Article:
Curriculum Vitae (here)
Work in Progress and Working Papers
Cash Transfers and Formal Labor Markets: Evidence from Brazil (joint with Joana Naritomi and Joana Silva)
CEPR Discussion Paper #16286
Revise & Resubmit at Econometrica
Cash transfer programs have expanded widely in developing countries and have been credited for sizable reductions in poverty. However, their potential disincentive effects on beneficiaries’ labor supply have spurred a heated policy debate. This paper studies the impact of a large-scale program (Bolsa Familia in Brazil) on local labor markets in a context where such concerns could be particularly strong: eligibility is means-tested and we focus on the formal labor market, where earnings are more easily verifiable. Yet, we find that an expansion of Bolsa Familia increased local formal employment, using variation in the size of the reform across municipalities. The evidence is consistent with multiplier effects of cash transfers in the local economy, which dominate potential negative effects on formal labor supply among beneficiaries.
VoxDev article: Cash transfer programmes can stimulate the local economy: Evidence from Brazil (August 2022)
Mitigating the consequences of job-loss in low-income countries: Experimental evidence from Ethiopia (joint with Girum Abebe, Stefano Caria, and Lukas Hensel)
Racial Inequality, Minimum Wage Spillovers, and the Informal Sector (joint with Ellora Derenoncourt, Lorenzo Lagos, and Claire Montialoux)
Collective Bargaining, Inequality, and Earnings Gaps (joint with Ellora Derenoncourt, Lorenzo Lagos, and Claire Montialoux)
Dual Tax Systems and Firms: Evidence from Brazil (joint with Joana Naritomi, Arthur Seibold, and Bruno Zulian)
Greener on the Other Side? Spatial Discontinuities in Property Tax Rates and their Effects on Tax Morale (with Michael Best, Evan Kresch, Joana Naritomi and Laura Zoratto)
Published and Forthcoming Papers
Sanitation and Property Tax Compliance: Analyzing the Social Contract in Brazil (joint with Evan Plous Kresch, Mark Walker, Michael Carlos Best, and Joana Naritomi)
Journal of Development Economics (2023), vol. 160, 102954. doi: 10.1016/j.jdeveco.2022.102954
This paper investigates the role that sanitation plays in upholding the social contract, whereby citizens pay taxes in exchange for governments providing goods and services. We study the case of Manaus, Brazil, where sewer connections vary considerably across the city and property taxes are calculated in a presumptive manner that does not account for a household's access to sanitation. We find that households with access to the city sewer system are signicantly more likely to pay their property tax, relative to households that only have access to latrines or lack access to improved sanitation entirely. Our evidence is consistent with a role for the social contract in this decision, as households with sewer systems are more likely to have positive attitudes towards the municipal government.
Summary in Nature Water: Sewage system access and tax compliance.
VoxDev article: Sanitation and Property Tax Compliance: Analyzing the Social Contract in Brazil (January 2024)
Assortative Matching or Exclusionary Hiring? The Impact of Firm Policies on Racial Wage Differences in Brazil (joint with Lorenzo Lagos, Edson Severnini, and David Card)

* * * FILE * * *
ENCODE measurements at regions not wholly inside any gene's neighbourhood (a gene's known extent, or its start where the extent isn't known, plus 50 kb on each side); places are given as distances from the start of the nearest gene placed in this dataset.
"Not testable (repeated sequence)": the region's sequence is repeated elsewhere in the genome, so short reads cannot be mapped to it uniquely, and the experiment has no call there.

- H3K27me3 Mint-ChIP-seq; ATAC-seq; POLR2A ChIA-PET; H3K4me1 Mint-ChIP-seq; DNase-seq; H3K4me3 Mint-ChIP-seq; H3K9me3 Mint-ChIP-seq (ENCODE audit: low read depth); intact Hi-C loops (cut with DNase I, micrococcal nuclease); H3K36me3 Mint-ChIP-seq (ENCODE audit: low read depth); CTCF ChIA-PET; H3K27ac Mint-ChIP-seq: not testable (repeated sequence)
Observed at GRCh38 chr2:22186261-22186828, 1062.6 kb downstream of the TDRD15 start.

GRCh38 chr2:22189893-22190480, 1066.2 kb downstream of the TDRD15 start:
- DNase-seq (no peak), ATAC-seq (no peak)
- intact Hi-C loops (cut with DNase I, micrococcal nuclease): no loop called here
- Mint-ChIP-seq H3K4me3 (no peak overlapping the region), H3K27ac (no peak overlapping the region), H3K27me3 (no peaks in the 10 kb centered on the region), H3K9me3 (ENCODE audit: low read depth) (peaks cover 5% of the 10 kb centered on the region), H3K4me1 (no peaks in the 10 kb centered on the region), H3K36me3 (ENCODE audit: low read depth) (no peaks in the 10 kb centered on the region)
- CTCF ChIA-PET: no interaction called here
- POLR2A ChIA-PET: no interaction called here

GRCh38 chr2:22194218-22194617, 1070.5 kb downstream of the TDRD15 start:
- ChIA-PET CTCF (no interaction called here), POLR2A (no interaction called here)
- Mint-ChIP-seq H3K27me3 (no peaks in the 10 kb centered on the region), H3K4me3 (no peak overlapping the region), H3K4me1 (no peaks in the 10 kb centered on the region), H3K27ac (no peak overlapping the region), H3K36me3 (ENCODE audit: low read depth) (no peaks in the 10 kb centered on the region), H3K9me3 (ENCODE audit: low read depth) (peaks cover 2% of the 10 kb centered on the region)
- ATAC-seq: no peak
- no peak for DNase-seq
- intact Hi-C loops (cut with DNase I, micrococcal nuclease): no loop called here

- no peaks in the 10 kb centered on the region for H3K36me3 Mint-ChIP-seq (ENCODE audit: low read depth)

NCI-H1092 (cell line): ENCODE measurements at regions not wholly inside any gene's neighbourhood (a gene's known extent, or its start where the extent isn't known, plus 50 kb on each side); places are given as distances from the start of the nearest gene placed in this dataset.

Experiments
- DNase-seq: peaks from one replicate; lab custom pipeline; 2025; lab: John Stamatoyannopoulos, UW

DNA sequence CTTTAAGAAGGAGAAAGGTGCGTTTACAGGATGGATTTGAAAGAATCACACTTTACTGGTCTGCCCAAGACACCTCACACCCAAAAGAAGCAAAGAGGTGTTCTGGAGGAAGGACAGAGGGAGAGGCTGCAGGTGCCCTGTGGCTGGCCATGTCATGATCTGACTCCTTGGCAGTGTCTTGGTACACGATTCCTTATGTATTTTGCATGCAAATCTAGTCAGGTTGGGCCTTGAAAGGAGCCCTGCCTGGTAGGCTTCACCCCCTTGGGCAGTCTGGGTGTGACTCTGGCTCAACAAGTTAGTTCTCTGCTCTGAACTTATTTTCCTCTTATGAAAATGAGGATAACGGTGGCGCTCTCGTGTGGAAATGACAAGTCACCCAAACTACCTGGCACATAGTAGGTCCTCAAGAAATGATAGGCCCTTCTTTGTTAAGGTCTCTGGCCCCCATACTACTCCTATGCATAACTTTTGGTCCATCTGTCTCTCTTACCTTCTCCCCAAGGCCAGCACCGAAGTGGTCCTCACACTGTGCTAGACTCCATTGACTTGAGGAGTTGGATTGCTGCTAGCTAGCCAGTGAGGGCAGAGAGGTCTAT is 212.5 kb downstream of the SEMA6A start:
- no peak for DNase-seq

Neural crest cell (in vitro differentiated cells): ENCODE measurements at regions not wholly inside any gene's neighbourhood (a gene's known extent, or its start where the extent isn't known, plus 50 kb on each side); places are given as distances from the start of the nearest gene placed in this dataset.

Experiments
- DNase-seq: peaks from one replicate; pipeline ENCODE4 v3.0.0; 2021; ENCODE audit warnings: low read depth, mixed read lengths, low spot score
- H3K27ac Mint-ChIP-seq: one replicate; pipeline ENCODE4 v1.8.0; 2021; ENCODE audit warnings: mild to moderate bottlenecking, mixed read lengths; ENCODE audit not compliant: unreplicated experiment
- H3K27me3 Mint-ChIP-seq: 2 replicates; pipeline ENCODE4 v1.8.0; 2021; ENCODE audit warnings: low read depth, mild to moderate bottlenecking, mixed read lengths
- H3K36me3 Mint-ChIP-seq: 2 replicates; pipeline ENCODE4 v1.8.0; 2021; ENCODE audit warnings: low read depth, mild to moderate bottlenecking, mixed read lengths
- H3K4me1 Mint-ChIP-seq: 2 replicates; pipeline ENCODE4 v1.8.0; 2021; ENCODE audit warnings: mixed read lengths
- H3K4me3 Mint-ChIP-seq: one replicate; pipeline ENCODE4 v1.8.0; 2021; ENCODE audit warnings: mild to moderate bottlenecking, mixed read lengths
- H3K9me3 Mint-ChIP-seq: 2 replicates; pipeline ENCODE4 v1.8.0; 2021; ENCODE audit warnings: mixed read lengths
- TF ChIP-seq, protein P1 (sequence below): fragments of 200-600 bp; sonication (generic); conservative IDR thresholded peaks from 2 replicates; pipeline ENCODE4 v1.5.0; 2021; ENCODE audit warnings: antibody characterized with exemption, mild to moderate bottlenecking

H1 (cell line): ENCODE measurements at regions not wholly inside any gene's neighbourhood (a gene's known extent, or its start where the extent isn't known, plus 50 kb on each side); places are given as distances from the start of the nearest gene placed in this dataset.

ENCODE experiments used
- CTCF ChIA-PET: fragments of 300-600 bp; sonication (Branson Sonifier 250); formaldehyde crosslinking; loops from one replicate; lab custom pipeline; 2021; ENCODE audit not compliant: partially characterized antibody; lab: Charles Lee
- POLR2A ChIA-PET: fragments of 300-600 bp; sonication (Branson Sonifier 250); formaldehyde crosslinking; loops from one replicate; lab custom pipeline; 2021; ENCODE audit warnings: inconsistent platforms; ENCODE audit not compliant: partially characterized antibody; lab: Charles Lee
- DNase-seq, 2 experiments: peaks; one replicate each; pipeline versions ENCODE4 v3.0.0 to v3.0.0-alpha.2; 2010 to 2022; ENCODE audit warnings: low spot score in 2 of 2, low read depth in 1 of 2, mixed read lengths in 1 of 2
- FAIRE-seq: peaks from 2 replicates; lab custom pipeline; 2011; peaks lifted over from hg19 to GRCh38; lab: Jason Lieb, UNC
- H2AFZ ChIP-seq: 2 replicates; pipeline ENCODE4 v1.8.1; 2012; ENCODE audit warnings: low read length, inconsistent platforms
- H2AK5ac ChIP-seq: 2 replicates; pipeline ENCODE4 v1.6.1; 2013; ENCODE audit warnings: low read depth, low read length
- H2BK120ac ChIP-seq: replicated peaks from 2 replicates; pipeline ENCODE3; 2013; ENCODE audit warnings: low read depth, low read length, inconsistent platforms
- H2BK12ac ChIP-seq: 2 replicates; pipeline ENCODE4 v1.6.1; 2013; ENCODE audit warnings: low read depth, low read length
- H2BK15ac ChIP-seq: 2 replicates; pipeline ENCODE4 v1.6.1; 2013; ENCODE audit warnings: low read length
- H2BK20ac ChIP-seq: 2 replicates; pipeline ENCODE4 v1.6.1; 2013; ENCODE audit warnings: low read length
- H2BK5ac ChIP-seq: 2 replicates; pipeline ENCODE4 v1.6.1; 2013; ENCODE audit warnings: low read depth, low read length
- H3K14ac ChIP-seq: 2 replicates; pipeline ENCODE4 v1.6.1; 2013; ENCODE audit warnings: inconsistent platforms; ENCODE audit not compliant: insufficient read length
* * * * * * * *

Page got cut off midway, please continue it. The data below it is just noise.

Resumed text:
NBER Working Paper #25176
American Economic Review (2021), vol. 111, no. 10, pp. 3418-3457. doi: 10.1257/aer.20181596
We measure the effects of firm policies on racial pay differences in Brazil. Nonwhites are less likely to be hired by high-wage firms, explaining about 20% of the racial wage gap for both genders. Firm-specific pay premiums for nonwhites are also compressed relative to whites, contributing another 5% for that gap. A counterfactual analysis reveals that about two-thirds of the under-representation of nonwhites at higher-wage firms is explained by race-neutral skill-based sorting. Non-skill-based sorting and differential wage setting are largest for college-educated workers, suggesting that the allocative costs of discriminatory hiring and pay policies may be relatively large in Brazil.
Informal Labor and the Efficiency Cost of Social Programs: Evidence from Unemployment Insurance in Brazil (joint with Gustavo Gonzaga)
NBER Working Paper #22608
American Economic Journal: Economic Policy (2021), vol. 13, no. 3, pp. 167-206. doi: 10.1257/pol.20180072
(Winner of the Prêmio Haralambos Simeonidis - Categoria Artigos; received by Gustavo Gonzaga)
It is widely believed that the presence of a large informal sector increases the effi.ciency cost of social programs in developing countries. We evaluate such claims for the case of Unemployment Insurance (UI) by combining an optimal UI framework with comprehensive data from Brazil. Using quasi-experimental variation in potential UI duration, we find clear evidence for the usual moral hazard problem that UI reduces incentives to return to a formal job. Yet, the associated effi.ciency cost is lower than in the U.S., and is lower in labor markets with higher informality within Brazil. This is because formal reemployment rates are lower to begin with where informality is higher, so that a larger share of workers would draw UI benefits absent any moral hazard. In sum, efficiency concerns may actually become more relevant as an economy formalizes.
Additional material: Web Appendix
Hysteresis and the Welfare Effect of Corrective Policies: Theory and Evidence from an Energy-Saving Program (joint with Francisco Costa)